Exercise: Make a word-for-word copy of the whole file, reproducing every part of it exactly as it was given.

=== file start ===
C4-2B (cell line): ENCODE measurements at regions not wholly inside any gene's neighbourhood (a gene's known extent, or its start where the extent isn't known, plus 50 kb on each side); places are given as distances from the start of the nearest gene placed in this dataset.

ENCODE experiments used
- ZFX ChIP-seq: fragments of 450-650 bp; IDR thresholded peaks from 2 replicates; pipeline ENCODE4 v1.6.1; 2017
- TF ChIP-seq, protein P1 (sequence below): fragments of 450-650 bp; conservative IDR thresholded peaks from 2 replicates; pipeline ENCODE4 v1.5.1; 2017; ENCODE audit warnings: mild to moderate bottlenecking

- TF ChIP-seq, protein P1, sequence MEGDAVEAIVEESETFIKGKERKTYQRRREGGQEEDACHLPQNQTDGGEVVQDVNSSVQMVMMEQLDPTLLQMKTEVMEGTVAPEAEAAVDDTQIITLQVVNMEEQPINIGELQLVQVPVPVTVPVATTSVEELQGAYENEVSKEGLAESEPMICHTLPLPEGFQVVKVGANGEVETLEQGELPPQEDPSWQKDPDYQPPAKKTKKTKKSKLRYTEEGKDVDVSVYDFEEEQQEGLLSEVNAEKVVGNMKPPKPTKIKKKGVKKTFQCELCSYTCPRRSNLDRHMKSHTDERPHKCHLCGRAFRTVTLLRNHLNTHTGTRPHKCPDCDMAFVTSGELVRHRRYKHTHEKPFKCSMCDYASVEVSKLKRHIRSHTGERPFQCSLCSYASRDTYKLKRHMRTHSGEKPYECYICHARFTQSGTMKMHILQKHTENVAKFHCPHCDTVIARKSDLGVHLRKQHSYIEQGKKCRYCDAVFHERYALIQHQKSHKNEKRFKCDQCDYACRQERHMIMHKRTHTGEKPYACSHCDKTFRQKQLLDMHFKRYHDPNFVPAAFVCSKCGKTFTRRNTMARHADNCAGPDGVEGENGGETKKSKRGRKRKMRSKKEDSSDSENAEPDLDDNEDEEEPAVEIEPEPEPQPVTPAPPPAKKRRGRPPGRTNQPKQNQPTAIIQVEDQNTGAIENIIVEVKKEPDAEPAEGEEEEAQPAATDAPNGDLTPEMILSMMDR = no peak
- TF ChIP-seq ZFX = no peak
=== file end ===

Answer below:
C4-2B (cell line): ENCODE measurements at regions not wholly inside any gene's neighbourhood (a gene's known extent, or its start where the extent isn't known, plus 50 kb on each side); places are given as distances from the start of the nearest gene placed in this dataset.

ENCODE experiments used
- ZFX ChIP-seq: fragments of 450-650 bp; IDR thresholded peaks from 2 replicates; pipeline ENCODE4 v1.6.1; 2017
- TF ChIP-seq, protein P1 (sequence below): fragments of 450-650 bp; conservative IDR thresholded peaks from 2 replicates; pipeline ENCODE4 v1.5.1; 2017; ENCODE audit warnings: mild to moderate bottlenecking

- TF ChIP-seq, protein P1, sequence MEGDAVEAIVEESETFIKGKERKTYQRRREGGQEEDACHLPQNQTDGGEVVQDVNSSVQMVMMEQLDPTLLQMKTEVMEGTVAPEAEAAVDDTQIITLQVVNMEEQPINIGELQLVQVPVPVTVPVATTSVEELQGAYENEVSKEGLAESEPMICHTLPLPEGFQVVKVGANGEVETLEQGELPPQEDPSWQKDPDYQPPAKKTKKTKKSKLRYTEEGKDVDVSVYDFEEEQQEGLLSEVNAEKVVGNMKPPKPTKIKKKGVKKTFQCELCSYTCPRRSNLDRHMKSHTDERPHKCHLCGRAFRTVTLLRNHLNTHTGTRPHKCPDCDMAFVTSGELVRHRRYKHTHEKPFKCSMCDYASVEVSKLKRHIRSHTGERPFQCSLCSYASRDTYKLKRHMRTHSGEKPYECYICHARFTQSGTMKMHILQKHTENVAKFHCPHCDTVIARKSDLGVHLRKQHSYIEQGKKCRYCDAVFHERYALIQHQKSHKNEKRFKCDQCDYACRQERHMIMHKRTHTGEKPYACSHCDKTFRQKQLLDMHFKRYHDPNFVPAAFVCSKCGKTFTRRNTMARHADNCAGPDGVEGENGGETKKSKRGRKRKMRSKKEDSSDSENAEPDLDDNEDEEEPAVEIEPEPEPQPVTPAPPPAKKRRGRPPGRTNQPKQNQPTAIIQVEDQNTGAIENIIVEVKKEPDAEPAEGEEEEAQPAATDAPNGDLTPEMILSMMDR = no peak
- TF ChIP-seq ZFX = no peak